Shiro Eritrean Style: Minet Abay’s Dish from Home

Shiro, a common dish in Eritrea and Ethiopia, has many regional and familial variants. In Minet Abay’s household, it was usually made from spiced, ground garbanzo beans, smothered onions and tomatoes beaten or whipped to a froth resembling red meringue. It is a light, gingery and garlicky puree, eaten with ndjera, the sour flat bread which is a staple of her homeland.

minet-at-stoveMinet is the head cook in Tucson’s newest Ethiopian restaurant, Café Desta. As a child, she grew up on large farm in Tsorona Village in southern Eritrea near the border of Tigre in Ethiopia. Her father was a landowner with cattle, sheep, goats and horses; they grew primarily sorghum, tef (the gluten-free, high protein grain indigenous to east Africa) and corn for popping. Minet was the youngest of 6 children. Her older sisters were the family cooks so, she was not taught until the age of ten when she first made shiro, which “they loved”. Her talent for making ndjera, which was always made at home, began when Minet was thirteen. For years, however, Minet was responsible for getting all of the water the family used – a 30-minute donkey ride each way to the community well.

“At home we also grew vegetables, tomatoes, greens. We would go to the market to sell. I was always good at weighing things without a scale. You would show me once and I could know, always exact”.

Minet does not talk about why she left Eritrea, only how. She simply says that she placed her daughter Lula on her back and walked, without food or water, towards the Ethiopian border, pretending to be minding a cow so the border guards would not arrest her. They stayed in Shimelba Refugee Camp for three years, 5-10 people sharing a small house and whatever food aid they were able to get. It was hard as everything else they needed had to be paid for with money from her family. But, this was a time which Minet remembers fondly as her husband returned to be with them, she had a son and, she found faith.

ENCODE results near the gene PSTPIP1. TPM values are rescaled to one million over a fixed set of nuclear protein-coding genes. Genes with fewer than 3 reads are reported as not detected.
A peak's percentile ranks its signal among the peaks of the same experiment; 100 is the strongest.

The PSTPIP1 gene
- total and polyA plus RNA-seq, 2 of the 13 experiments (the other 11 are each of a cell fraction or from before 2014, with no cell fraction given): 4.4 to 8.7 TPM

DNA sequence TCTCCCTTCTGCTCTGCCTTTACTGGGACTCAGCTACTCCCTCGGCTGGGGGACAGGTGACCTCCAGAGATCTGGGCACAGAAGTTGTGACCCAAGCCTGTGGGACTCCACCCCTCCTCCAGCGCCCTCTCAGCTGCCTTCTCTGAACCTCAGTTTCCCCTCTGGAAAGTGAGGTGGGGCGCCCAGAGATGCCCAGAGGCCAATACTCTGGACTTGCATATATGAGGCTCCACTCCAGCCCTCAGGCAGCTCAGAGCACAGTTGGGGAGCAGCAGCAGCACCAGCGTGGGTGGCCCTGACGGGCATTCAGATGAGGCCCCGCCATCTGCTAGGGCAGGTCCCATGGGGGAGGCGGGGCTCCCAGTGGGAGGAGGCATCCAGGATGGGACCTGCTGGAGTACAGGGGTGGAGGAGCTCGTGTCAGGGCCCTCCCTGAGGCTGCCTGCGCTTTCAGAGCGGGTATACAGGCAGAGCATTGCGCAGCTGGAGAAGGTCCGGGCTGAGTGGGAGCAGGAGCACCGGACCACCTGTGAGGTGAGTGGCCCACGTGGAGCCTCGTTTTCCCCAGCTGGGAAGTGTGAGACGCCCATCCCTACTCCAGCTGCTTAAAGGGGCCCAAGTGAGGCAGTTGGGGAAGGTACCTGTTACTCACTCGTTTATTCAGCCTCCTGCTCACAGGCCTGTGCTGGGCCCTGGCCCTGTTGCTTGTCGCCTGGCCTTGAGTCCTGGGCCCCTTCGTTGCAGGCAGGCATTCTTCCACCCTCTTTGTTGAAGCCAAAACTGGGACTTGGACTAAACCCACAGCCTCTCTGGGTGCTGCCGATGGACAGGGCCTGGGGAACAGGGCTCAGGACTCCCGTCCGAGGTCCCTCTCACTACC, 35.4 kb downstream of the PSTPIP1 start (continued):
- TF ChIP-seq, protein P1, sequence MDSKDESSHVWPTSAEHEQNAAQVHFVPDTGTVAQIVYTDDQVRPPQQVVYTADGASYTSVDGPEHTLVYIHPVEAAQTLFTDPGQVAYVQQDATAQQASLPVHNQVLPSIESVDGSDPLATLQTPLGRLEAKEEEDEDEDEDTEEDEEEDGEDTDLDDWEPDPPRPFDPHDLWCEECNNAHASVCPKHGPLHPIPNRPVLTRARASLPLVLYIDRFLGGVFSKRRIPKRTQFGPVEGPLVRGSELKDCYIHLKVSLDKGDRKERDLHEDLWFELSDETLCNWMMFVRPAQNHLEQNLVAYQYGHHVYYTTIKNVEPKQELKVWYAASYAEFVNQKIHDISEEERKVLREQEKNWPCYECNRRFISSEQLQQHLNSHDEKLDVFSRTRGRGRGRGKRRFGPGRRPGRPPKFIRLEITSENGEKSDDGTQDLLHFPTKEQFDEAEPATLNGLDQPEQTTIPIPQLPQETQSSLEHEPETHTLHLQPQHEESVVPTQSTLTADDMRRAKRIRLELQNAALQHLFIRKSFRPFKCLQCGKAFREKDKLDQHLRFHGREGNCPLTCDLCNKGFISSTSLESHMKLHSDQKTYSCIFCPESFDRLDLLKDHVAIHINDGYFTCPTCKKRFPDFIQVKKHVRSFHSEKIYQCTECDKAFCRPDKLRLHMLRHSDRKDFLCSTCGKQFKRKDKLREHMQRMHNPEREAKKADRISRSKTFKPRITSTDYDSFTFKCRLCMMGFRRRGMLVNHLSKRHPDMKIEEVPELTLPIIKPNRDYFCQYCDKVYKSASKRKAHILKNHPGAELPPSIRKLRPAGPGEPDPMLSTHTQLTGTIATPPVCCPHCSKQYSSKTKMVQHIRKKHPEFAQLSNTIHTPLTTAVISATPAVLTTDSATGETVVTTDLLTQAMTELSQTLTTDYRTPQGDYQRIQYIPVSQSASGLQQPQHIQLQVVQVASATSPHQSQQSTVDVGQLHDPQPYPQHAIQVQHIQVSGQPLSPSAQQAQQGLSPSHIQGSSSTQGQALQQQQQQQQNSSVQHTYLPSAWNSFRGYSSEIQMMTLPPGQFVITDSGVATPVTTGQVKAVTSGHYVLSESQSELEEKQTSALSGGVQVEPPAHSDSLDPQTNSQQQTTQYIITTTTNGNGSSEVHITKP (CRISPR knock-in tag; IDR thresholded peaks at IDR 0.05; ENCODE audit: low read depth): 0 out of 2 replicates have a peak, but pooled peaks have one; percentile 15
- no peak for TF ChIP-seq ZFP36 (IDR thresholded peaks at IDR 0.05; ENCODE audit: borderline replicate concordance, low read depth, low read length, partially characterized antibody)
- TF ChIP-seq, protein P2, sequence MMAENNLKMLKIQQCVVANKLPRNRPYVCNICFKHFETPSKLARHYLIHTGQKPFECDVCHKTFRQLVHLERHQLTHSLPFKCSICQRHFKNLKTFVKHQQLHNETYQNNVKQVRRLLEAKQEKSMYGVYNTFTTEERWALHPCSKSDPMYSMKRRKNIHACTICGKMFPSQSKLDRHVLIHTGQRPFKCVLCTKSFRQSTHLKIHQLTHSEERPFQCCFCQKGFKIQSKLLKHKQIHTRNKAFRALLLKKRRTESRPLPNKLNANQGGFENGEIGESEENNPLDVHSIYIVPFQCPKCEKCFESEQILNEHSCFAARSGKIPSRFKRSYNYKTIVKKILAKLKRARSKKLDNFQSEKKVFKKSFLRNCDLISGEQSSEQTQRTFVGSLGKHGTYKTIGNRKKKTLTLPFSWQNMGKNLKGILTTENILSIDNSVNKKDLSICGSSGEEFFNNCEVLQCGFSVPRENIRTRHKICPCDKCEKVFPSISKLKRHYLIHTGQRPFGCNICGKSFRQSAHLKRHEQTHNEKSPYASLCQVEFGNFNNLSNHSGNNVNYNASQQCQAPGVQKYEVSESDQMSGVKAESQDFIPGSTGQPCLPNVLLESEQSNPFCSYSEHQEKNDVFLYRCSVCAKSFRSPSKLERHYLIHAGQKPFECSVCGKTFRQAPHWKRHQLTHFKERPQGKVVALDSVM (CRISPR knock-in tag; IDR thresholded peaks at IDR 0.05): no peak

“God always watched over me. I had never looked for him before. In the camp I saw God and understood about faith. When we left the camp to go to Addis, our car flipped twice. Jesus saved me. My favorite psalm is David 23, The Lord is My Shepherd”.

Minet likes to cook in the U.S because there is either gas or electricity for the stove . Back home, they relied on increasingly scare wood, charcoal or kerosene. She is pleased to be sharing her traditional foods with Americans, at the restaurant or, as a food demonstrator at Tucson Meet Yourself. Her favorite dishes are “kaye ase” (fish fried with berbere), “kaye beg” (lamb in berbere) and “tikil gomen” (sautéed cabbage and carrots with ginger). In between stints in the kitchen, Minet is studying English, making sure to be home when Lula returns from school and, has learned how to drive. 

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